Should Science Teachers be Paid more


Lawrence Krauss is a smart guy, he’s a professor of physics, he’s written a whole plethora of books on science and has an award list from the scientific community that’s longer than my sunday grocery list (and trust me that list is looong).

He’s also famous for one of my favorite books, the science of Star Trek, in where he explains things like warp speed an teleportation. So in general Lawrence is a pretty big voice in the physics community and when he says something people usually listen–they may not agree, but at least they listen.

I recently watched a 2 hour video of him conversing with Richard Dawkins about ‘Something from Nothing’, and I was really intrigued, but what really caught my attention was a 5 minute piece he did for Big Think about why Science Teachers should be paid more than Humanities teachers. It’s quite interesting to think about, the general premise being that:

1) Teaching directly from the syllabus or from the curricula is both bad and anti-productive for students.

2) Science Teachers who’ve actually had training in Science are far better equipped to teach it, because they can extend beyond the syllabus and curricula.

3) But to get Science Teachers who’ve actually been trained in Science–you need to compete in a job market for scientifically trained people.

4) The market for the Scientifically trained is far more competitive (price wise) than the market for someone with a degree in history or languages.

5) So in order to get the best science teachers, we should pay them more than we pay the humanities teachers.

Of course Lawrence ends his video, with a caveat that he doesn’t think this is the best solution but something to be debated, and for the most part, there’s been no debate due to teachers union and government intervention…etc.

Malaysian perspective of paying Science Teachers more

I think this was a good idea, at least good enough to debate on. About 2 months ago the Education ministry was considering giving incentives to students and parents to encourage them to take up Science subjects, including giving free books and grants for students, and tax relief for parents. Of course just like everything else in Malaysia, it’s being politicized with Teresa Kok almost instantly rebutting the policy, pointing to her own experience.

If we look at the TIMMS study, I was shocked to find out that nearly 13% of Form 2 students in Malaysia are being science by teachers who don’t have a bachelors degree, with 1% of them being taught by teachers with just an upper-secondary education. However, further analyzing the data for Malaysia we see something even more striking. If we break up the teachers into 4 categories by the education and then take the average student scores for those categories we find:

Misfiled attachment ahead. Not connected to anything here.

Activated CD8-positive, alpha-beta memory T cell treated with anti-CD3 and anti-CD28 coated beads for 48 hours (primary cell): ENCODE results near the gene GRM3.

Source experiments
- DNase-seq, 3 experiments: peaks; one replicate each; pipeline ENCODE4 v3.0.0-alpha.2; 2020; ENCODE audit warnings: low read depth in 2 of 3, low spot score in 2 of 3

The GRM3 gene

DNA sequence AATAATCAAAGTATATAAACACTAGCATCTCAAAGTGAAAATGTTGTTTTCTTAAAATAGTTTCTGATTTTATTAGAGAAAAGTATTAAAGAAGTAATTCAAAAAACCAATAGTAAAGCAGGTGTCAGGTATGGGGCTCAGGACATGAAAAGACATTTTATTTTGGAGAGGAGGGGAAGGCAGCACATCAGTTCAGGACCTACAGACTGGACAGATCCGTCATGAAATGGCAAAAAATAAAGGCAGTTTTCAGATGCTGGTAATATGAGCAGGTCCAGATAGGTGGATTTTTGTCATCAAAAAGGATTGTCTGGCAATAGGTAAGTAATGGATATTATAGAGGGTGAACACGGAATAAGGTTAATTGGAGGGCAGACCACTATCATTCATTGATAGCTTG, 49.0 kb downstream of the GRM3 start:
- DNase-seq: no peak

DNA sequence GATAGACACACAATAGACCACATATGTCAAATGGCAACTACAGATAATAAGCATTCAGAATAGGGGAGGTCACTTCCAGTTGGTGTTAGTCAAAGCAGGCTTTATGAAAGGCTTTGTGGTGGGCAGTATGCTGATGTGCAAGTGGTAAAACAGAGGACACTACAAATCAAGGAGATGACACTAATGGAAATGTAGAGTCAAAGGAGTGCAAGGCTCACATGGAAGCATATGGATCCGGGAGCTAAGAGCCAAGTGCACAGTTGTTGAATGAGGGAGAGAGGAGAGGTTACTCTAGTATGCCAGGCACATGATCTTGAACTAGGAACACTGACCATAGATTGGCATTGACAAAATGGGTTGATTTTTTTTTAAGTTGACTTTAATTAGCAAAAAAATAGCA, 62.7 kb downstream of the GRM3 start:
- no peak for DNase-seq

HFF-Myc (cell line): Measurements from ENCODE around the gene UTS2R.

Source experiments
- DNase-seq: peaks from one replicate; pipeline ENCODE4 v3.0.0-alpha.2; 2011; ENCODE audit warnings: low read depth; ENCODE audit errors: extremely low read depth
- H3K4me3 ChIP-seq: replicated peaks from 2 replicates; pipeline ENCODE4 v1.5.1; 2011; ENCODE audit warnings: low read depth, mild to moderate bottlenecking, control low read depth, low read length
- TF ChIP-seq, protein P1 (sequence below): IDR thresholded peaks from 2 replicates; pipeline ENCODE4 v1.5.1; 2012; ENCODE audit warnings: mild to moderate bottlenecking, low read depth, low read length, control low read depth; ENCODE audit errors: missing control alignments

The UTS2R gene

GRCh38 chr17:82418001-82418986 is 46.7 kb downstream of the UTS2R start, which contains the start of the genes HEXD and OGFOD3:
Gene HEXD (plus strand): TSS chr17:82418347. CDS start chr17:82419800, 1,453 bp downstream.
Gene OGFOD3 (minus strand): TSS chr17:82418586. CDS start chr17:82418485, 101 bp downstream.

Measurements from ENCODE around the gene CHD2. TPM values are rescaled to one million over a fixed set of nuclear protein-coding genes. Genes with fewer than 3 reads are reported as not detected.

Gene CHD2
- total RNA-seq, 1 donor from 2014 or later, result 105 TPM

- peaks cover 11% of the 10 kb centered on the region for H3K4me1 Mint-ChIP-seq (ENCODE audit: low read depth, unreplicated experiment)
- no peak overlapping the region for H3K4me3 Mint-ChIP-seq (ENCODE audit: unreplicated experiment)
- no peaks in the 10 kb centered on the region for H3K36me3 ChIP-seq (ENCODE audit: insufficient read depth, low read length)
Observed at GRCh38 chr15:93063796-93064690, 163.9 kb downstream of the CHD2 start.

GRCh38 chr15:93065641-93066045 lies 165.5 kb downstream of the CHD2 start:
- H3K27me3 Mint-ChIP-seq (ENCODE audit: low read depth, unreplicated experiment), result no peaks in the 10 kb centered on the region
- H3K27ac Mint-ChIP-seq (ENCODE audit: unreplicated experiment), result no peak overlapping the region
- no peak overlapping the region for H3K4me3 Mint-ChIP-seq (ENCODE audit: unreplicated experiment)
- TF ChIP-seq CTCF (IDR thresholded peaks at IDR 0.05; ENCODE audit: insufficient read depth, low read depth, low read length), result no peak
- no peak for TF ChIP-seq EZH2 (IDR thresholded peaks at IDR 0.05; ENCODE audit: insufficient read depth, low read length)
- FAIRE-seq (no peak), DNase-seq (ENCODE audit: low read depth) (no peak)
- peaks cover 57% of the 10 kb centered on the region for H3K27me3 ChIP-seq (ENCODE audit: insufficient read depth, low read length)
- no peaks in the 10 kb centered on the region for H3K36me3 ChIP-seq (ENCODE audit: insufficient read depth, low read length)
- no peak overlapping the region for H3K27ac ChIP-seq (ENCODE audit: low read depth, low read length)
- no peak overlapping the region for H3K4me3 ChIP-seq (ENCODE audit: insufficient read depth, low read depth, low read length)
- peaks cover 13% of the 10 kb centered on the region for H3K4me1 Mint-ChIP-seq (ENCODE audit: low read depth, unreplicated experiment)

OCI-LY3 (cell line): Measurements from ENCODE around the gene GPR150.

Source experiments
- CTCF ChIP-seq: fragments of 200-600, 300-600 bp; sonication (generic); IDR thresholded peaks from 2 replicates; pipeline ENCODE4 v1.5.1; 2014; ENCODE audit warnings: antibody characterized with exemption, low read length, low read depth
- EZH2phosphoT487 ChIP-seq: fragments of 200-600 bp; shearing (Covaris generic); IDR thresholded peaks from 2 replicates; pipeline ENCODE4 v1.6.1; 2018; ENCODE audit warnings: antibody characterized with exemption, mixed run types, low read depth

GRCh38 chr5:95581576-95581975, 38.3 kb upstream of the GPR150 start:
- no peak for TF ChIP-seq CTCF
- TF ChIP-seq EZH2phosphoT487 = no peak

1) Teachers with a Major in Science and Science Education: Average Score 429

2) Teachers with a Major in Science only : Average Score 434

3) Teachers with a Major in Science Education Only: Average score 385

4) Teachers with some other Major : Average Score 440

Now first thing to notice is that the ‘Average mean’ we should aim for as a country is 500. So all the teachers are failing to meet the minimum level of scientific literacy for their students. Secondly, the teachers with just a Science Education major seem to do so badly as to warrant the question of should we just get rid of science education all together. Finally, it’s really hard to see how a Teachers with a major other than Science or Science Education on average do better than teachers with such majors. It’s just shocking and beyond explanation. That being said, to come back to the first point– these teachers still fail to meet the minimum global benchmark, but they are what Malaysians would term ‘Jaguh Kampungs’.

Should Malaysia pay Science Teachers more

I think we should. If we start with the assumption that we want to promote scientific literacy in Malaysia, and if we accept that we need human capital in the STEM (Science, Technology, Engineering, Mathematics) to further our economy and progress the nation in general, then we need to come a realization that science is far more important than history, languages, arts and humanities in general. Yes, I know you like English and Bahasa Literature–but to be honest–science is more important for this country.

It sounds controversial and taboo to talk about this, to say one subject is more important than the other. It’ll sound much more diplomatic and subtle if we said we prioritize a holistic approach where humanities and sciences are paid equal attention and receive equal amounts of the resources–but that’s not the truth. The truth is that Science and Maths are at the forefront of any developed nation and we need it more than we need the humanities, and we should find some way of increasing the intake of sciences in schools and then increasing the quality of those students that finally come out of an education in science.

So it’s great to see things like the Malaysian Toray Science Foundation, that is a charitable organization aimed at promoting science education in Malaysia. Among other things, it’s been consistently giving out a Science Education Award (SEA) to teachers in recognition of their innovative and effective teaching methods in science education. At least we have a Japanese company that’s willing to promote scientific literacy in Malaysia–I wonder when will our local companies step up to the plate.

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